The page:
Electoral Area B is now sitting at an estimated total requisition of $1,825,385 an increase of $170,062 over 2021, as per the member summary presented to the Regional District of Nanaimo board of directors on Dec. 14. The general services tax cost per $100,000 is set at $94.06. The regional parcel tax for regional parks and drinking water and watershed protection is $20 and $14, respectively. In total that is an increase of $9.90 per $100,000.
Legislative service, the drinking water protection parcel tax, regional parks operations and solid waste management represent an increase of $46,733 for Area B. The area’s contribution to District 68 emergency 911 has gone down $9,126 due to a transfer of operations to Surrey. The southern community recreation facilities/sports field agreement contribution has gone up $15,140 and the amount paid to Vancouver Island Regional Library is up $8,366. Other services, including electoral area administration, southern economic development and community parks represent an increase of $108,949.
At the board meeting, Area B Director Vanessa Craig appealed to her fellow directors to reconsider voting in favour of removing $98,000 in professional fees, $40,000 of which was slated for a housing strategy within the Regional Growth Strategy, as was passed at the previous week’s committee of the whole.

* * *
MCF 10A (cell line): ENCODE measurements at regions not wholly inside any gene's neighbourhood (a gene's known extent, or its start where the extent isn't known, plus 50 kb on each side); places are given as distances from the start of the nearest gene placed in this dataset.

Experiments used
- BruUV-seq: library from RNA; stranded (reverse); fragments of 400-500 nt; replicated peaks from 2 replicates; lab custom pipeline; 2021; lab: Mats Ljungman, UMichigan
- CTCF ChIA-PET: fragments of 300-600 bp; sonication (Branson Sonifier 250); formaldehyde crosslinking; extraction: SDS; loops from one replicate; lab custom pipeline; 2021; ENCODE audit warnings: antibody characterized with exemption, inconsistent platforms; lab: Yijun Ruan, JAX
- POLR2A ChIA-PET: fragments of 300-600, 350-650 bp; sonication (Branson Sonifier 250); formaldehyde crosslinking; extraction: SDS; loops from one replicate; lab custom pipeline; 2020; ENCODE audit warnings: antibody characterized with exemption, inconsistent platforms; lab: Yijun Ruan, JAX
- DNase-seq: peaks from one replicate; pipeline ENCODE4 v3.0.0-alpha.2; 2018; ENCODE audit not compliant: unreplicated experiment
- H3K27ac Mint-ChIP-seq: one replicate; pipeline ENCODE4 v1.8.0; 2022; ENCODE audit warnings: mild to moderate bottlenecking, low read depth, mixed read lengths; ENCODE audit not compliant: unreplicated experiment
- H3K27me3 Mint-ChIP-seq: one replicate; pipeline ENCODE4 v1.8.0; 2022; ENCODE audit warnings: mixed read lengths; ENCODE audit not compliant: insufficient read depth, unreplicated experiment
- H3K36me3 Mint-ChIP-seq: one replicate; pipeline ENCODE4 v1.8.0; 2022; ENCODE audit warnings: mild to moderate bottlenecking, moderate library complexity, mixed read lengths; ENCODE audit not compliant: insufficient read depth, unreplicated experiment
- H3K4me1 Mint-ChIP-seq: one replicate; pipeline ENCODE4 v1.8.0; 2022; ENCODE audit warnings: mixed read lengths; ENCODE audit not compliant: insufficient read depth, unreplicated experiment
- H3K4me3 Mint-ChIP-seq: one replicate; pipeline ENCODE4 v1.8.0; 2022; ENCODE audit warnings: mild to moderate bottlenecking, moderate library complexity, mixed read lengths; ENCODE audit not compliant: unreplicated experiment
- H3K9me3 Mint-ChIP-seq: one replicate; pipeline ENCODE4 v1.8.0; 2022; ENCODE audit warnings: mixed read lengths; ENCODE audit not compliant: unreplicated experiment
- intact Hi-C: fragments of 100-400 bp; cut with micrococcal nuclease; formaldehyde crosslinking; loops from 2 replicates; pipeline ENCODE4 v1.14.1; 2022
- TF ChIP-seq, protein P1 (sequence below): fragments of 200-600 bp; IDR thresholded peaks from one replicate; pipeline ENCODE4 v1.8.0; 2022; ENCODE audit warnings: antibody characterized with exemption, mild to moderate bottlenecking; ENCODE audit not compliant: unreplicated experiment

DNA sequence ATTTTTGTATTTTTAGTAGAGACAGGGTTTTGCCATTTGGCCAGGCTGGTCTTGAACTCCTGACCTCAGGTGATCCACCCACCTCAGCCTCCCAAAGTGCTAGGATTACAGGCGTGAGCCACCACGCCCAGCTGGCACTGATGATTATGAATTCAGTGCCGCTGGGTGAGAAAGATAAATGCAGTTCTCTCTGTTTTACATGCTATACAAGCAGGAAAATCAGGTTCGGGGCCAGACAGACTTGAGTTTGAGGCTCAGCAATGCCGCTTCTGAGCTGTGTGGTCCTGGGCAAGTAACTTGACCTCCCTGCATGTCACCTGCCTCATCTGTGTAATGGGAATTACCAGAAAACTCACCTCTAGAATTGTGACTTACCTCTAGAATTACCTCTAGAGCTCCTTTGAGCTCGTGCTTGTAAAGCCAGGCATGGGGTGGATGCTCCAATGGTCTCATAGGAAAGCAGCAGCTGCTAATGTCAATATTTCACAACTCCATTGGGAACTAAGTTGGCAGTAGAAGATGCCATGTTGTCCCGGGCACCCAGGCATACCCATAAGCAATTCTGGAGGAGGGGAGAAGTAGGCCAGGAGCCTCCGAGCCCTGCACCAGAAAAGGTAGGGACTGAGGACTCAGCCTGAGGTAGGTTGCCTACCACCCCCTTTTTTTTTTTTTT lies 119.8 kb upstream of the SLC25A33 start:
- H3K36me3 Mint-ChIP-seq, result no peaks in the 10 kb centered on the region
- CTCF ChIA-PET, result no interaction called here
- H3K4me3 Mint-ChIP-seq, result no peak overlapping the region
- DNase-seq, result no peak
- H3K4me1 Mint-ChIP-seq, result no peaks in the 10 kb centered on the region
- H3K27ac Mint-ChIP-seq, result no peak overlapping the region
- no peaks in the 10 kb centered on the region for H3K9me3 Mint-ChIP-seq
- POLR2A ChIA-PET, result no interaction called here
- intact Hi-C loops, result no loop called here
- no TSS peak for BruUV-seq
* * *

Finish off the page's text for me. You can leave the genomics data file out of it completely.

“The series of reports that we received [previously] outline the problem,” Craig said. “This one is going to say, we’ve received the reports of the problem, what are some potential solutions that we could choose to act on,” adding the fees were approved for use in 2021 but staff were unable to get to the work in the current year.
Craig acknowledged the provincial and federal responsibility that directors who voted for the removal of fees brought up, but argued the district would be equipped to tackle “specific issues” at a local level if the fees were retained.
“We have access to sufficient studies relevant to do this,” Area E Director Bob Rogers, who introduced the motion at the committee of the whole, countered. “We can take a look at those in 2022 as far as what’s appropriate to do.”
The board adopted the amended 2022-26 financial plan; however, final review is scheduled for February.
Rachelle Stein-Wotten, Local Journalism Initiative Reporter, Gabriola Sounder